While TechCrunch waxes about the inability of the technology scene of Washington, DC to "define itself as more than just AOL", let's look at a real DC startup success story: Opower. Opower offers a patent-pending targeting methodology to energy customers to convince them to reduce their consumption. By comparing consumers to their neighbors, Opower has discovered an effective way to get people to move beyond talking about their carbon footprint to actually taking small steps to reduce their energy usage (and utility bills).
The comparison approach, leveraging new behavioral science, is proving to be a startling effective way to convince people to take small steps to be more like their efficient neighbors.
To effect energy savings, Opower targets 2 areas:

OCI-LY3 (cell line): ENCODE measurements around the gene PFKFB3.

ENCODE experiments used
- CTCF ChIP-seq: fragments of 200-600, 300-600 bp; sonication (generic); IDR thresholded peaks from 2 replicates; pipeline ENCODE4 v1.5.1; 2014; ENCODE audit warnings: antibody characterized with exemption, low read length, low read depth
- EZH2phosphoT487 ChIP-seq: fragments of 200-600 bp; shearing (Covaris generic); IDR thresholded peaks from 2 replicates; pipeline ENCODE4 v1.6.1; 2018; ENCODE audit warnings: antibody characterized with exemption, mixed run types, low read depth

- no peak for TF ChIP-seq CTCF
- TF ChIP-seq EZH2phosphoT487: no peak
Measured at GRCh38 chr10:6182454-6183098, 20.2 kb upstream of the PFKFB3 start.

- Small changes with immediate impact: Modification to daily habits, such as turning off the lights when leaving the room or adjusting the thermostat.
- Big changes with long-term impact: Structural, one-time activities, such as insulating the home or installing EnergyStar appliances.
But by knowing you and your energy habits, it makes targeted recommendations that you are more likely to follow. For example, it won't recommend a large structural change such as insulating your home if you are a renter. This targeting leads partner utilities to broad customer engagement; Opower claims that 85% of customers exposed to the platform take some type of direct action.
I love this type of behavioral approach because unlike efficiency regulations forced by the government, change with Opower is effected by citizens armed with greater knowledge about their own consumption patterns and habits who consciously choose to adjust their behavior. The collective impact is meaningful and it is organic, positive, and self-sustaining.
So, @sarahcuda and the TechCrunch team, next time you talk about DC and its tech scene, let's not look to 1990's AOL but 2010's Opower, a leader in innovative energy efficiency, on track to post $35 million in profits this year.